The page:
And the situation for same-sex parents is one of the main things that the lead researcher for this study, Simon Crouch, wants to change. In an open forum to ask questions of Jenny Macklin, the Australian Minister of Families, Simon Crouch asked the following:
Despite the 84 amendments to Commonwealth law that passed through parliament in 2008 there are still many areas where families with same-sex attracted parents encounter barriers, including legal parentage, access to inclusive services, marriage equality and education. How are you working to ensure that children with gay, lesbian, bisexual or transgendered parents are treated equally and equitably across all government policies?
Well, I don’t know what Jenny Macklin is doing about it, but I can tell you what Simon Crouch is doing about it—heading up biased studies to change the public perception of same-sex parents. And what happens if this study has its intended effect and becoming a homosexual adoptive parent becomes much easier. All of the sudden, you start seeing the worst examples of what can happen in a same-sex household—no longer the rosy tales told by the best examples in a tiny upper percentile.
Furthermore, eighty percent of the same-sex parents surveyed were lesbians. So their households looked like many heterosexual households with one major difference—two moms raised the kids instead of just one.
This all comes back to fathers. Fathers need to do a better job of being there for their own kids. Some fathers are so obsessed with making a little extra money that they leave the entirety of the parenting to their wives. And, for sure, that is not a very good parenting model. In that situation, two mothers might be better than one—if all that was really being tested for was physical well-being.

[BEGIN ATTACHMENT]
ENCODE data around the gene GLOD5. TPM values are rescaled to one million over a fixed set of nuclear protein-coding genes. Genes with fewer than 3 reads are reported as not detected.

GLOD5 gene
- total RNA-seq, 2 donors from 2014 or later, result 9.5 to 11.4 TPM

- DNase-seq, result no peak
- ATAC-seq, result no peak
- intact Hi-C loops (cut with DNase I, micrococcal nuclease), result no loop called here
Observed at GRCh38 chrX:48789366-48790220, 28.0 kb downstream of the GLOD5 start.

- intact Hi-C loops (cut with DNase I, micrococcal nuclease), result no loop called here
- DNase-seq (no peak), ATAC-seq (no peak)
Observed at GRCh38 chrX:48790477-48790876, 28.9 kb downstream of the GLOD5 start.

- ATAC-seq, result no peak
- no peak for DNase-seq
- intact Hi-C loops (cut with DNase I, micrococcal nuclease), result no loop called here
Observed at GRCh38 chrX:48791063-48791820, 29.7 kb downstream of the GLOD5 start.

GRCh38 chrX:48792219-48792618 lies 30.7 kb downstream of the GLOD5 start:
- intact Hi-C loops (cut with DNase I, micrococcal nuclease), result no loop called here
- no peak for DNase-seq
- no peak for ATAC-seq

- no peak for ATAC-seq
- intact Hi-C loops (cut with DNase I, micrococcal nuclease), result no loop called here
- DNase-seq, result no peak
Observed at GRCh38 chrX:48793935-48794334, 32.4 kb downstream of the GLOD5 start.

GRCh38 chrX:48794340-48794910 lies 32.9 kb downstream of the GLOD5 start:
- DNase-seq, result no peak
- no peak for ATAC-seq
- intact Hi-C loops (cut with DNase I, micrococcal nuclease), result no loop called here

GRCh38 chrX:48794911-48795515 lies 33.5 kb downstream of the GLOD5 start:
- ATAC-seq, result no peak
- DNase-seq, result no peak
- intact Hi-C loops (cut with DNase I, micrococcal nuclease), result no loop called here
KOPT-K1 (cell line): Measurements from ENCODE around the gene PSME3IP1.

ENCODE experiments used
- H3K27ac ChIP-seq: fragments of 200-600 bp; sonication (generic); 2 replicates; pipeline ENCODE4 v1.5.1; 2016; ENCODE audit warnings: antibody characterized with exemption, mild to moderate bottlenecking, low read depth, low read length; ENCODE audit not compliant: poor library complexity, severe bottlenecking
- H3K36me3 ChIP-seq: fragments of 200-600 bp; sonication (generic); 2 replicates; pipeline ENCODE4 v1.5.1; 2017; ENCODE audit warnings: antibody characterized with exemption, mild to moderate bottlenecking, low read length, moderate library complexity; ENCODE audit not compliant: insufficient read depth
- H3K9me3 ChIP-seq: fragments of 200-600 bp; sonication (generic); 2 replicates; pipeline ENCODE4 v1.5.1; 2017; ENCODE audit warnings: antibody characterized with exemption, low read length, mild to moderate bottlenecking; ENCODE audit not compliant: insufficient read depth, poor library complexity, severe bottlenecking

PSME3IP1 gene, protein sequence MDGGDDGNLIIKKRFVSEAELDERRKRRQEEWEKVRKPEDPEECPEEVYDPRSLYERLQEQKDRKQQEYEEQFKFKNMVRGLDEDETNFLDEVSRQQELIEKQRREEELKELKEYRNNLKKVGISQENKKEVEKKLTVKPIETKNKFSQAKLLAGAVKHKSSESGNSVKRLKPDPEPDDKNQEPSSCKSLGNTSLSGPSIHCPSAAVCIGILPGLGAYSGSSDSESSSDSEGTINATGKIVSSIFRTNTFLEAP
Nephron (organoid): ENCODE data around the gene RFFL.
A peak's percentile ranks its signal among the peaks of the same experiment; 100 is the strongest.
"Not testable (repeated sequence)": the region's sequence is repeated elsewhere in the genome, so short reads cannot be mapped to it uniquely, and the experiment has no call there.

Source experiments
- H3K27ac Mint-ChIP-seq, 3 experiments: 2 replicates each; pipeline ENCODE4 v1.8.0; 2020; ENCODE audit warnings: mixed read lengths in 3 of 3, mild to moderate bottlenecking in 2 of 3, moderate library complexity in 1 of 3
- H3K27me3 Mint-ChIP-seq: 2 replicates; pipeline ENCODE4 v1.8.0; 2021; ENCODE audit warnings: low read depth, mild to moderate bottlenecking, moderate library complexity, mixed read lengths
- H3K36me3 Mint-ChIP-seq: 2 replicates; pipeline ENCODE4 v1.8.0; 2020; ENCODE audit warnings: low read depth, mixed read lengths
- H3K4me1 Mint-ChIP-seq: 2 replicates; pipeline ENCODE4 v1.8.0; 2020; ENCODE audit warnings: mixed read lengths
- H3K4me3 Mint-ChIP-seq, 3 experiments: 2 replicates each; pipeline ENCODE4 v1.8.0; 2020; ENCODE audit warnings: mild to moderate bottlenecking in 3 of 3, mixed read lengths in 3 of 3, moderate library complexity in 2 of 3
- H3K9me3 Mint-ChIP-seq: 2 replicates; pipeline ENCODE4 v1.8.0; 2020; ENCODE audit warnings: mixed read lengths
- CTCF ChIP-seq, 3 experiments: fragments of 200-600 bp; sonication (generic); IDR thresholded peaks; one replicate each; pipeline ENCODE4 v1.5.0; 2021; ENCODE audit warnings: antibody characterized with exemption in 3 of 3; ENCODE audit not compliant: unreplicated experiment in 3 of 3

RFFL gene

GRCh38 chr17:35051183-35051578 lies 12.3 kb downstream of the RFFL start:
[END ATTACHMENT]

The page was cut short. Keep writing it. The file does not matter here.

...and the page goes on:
And, as others pointed out, it’s problematic to determine how well a child is doing merely on the basis of his health. A child can have what he needs and be healthy, and yet still be worse off than he looks. And judging the “emotional well-being” on reports from parents is, to say the least, misguided. Very few parents speak truly about their kids’ emotional well-being. Mostly because most parents have no idea what’s really going on inside the minds of their children, and most have a vested interest in not finding out if the results are going to be negative. Who wants to believe themselves to be terrible parents?
The bottom line is that a good heterosexual couple tending to their own biological children will always be the ideal. The fact that studies like this are even being made indicates that everyone innately knows this already. The state of heterosexual parenting needs to be improved, for sure. But endorsing something merely because it’s not as broken (or only just as broken) as some other currently very broken thing is foolish at best. And aside from all of that, the methods and content of this study are dubious, politically-charged, subjective, and manipulative to the utmost degree.
Make no mistake, this is just a small part of the recent efforts by homosexual activists to put a presentable face on the homosexual community. From sit-coms, to rom-coms, to “scientific studies,” to politics, to pretty much everything else, we’re being bombarded with the same message about homosexuals: “They’re good parents! They’re happy! They’re well-to-do! They’re better than you!” We’ll see. The truth will out. The truth always outs.